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The Dangers of Diver Dehydration

Isn't it an irony that while you are scuba diving you run the risk of dehydration underwater even while you are enveloped by millions of gallons of water?

Ironic but true. Scuba diving can get a scuba diver dehydrated if there is an inadequate quantity of water in his body. That can cause major problems as water is crucial for the smooth functioning of a dozen biophysical systems and biochemical processes. At the cell level, chemical reactions in the cell require water. At the tissue level, water keeps the tissues flexible and plump. Water is also needed for blood production and circulation through the cardiovascular system.

A scuba diver can lose fluids through sweat or urination. Yes, divers do sweat even underwater. But breathing causes the most loss of water for divers. Have you ever observed what happens when you breathe near a piece of glass? The glass becomes foggy. This shows that when you breathe normally, you are expelling high amounts of moisture into the air. Since the scuba tanks contain air that is drier than surface air, you tend to breathe out more moisture underwater. Moisture tends to flow from wet to dry areas just as heat gets transferred from warmer to cooler bodies.

Lowered concentration of fluids in the blood can cause serious consequences. If a diver is dehydrated his muscle tissues will receive reduced blood flow. This affects the ability of his body to absorb and release nitrogen, thereby altering the time required for ascending safely. A diver must ascend at a rate lesser than 30 feet per minute and also make several stops on the way up. If these safety rules are ignored, the diver can suffer from decompression sickness - whose symptoms include cramps, joint pain, and many other serious consequences.

Dehydration affects the rate of nitrogen release. This makes ascents take longer and the diver's oxygen may run out. In this situation, a diver faces an unpleasant choice. Compared to decompression sickness, dehydration causes lesser harm. Yet, the consequences like lowered blood flow, which makes the heart pump faster are still unpleasant enough and you must make all efforts to avoid this. If dehydrated, the diver will fatigue more rapidly, spoil his enjoyment and have to surface quicker.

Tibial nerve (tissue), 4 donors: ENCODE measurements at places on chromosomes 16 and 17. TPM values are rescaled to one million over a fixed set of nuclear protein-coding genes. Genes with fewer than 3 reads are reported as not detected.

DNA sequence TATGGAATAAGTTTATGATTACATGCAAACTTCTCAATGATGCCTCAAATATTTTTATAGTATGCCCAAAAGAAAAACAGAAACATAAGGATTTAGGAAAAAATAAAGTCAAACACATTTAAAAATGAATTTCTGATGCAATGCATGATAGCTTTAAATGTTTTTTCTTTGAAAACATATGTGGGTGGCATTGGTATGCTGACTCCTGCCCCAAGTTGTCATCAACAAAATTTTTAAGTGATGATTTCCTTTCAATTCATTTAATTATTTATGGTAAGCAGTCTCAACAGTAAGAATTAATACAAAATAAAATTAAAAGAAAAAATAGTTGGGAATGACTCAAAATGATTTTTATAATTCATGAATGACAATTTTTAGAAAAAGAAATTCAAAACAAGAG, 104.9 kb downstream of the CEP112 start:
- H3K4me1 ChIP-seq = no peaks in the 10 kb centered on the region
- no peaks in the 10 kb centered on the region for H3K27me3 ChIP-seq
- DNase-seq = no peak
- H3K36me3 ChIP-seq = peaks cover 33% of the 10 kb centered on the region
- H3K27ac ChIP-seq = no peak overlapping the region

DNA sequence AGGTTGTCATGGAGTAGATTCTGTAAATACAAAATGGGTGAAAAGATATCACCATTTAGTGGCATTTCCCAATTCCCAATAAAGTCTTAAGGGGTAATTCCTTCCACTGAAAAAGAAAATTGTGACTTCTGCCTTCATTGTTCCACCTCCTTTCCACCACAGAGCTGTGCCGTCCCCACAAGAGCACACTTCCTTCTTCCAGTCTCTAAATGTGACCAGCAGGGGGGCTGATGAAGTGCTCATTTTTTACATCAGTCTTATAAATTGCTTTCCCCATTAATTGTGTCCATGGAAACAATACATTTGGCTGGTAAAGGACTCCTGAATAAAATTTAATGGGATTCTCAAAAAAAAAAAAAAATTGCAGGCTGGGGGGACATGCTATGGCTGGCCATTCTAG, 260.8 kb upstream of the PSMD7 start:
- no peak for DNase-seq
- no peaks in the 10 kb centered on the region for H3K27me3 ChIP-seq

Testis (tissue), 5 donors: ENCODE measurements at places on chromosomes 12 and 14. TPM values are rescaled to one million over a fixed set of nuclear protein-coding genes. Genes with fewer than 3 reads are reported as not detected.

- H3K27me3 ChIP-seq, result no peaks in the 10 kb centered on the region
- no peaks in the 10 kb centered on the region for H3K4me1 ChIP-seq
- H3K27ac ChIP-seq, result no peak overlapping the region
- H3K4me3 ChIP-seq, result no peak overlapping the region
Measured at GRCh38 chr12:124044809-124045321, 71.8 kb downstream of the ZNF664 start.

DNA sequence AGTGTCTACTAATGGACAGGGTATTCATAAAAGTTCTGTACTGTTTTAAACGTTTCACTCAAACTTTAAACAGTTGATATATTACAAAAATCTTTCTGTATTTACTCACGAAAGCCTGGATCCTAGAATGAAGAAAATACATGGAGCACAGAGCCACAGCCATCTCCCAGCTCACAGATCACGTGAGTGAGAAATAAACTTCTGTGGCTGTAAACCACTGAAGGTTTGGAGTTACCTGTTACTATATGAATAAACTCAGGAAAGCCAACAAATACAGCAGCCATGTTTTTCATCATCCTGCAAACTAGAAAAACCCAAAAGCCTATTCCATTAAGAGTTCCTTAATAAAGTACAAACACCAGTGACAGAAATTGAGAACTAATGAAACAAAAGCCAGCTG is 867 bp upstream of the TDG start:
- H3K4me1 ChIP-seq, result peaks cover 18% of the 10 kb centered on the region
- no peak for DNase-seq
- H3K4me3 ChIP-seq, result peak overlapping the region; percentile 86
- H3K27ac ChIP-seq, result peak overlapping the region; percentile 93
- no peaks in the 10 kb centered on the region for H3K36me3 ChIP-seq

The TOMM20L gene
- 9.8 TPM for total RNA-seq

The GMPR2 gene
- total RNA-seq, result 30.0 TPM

It is not difficult to achieve the proper level of hydration before and while scuba diving. Before setting off, just drink lots water or a sports drink which does not contain too much sugar. In warmer weather and for longer dives, you will need to drink more fluids. Drink slowly, so your body gets enough time to absorb the fluids without the kidneys getting overwhelmed. But remember to avoid caffeinated drinks like coffee and colas or any alcoholic beverages for many hours before the dive.

Inadequate fluid in the blood vessels of the neck and head cause headaches, so look out for headaches - they are the first indication that you may be facing dehydration. Before the dive, examine your urine to ensure that it's clear and light colored. Once you have surfaced, re-hydrate slowly.

So, use common sense and go for safe dive!
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